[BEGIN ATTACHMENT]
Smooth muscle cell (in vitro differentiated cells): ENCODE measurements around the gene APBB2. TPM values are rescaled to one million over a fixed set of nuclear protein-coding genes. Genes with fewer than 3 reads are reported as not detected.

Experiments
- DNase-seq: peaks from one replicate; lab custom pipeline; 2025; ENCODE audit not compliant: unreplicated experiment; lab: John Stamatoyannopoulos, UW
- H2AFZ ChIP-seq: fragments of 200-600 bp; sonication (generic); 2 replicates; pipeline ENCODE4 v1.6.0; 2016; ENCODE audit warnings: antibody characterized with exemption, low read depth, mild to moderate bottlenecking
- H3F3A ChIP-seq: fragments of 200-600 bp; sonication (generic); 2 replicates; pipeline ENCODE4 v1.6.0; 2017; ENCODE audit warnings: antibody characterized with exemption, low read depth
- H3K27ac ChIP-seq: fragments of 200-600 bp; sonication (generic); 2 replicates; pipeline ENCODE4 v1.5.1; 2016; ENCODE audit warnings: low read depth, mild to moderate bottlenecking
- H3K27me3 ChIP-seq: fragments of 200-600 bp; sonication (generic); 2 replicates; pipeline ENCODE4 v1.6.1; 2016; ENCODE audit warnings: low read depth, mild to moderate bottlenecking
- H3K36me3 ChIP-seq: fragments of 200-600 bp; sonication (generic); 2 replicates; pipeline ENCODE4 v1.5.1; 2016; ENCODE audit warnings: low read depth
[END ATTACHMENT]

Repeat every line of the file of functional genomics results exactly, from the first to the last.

Smooth muscle cell (in vitro differentiated cells): ENCODE measurements around the gene APBB2. TPM values are rescaled to one million over a fixed set of nuclear protein-coding genes. Genes with fewer than 3 reads are reported as not detected.

Experiments
- DNase-seq: peaks from one replicate; lab custom pipeline; 2025; ENCODE audit not compliant: unreplicated experiment; lab: John Stamatoyannopoulos, UW
- H2AFZ ChIP-seq: fragments of 200-600 bp; sonication (generic); 2 replicates; pipeline ENCODE4 v1.6.0; 2016; ENCODE audit warnings: antibody characterized with exemption, low read depth, mild to moderate bottlenecking
- H3F3A ChIP-seq: fragments of 200-600 bp; sonication (generic); 2 replicates; pipeline ENCODE4 v1.6.0; 2017; ENCODE audit warnings: antibody characterized with exemption, low read depth
- H3K27ac ChIP-seq: fragments of 200-600 bp; sonication (generic); 2 replicates; pipeline ENCODE4 v1.5.1; 2016; ENCODE audit warnings: low read depth, mild to moderate bottlenecking
- H3K27me3 ChIP-seq: fragments of 200-600 bp; sonication (generic); 2 replicates; pipeline ENCODE4 v1.6.1; 2016; ENCODE audit warnings: low read depth, mild to moderate bottlenecking
- H3K36me3 ChIP-seq: fragments of 200-600 bp; sonication (generic); 2 replicates; pipeline ENCODE4 v1.5.1; 2016; ENCODE audit warnings: low read depth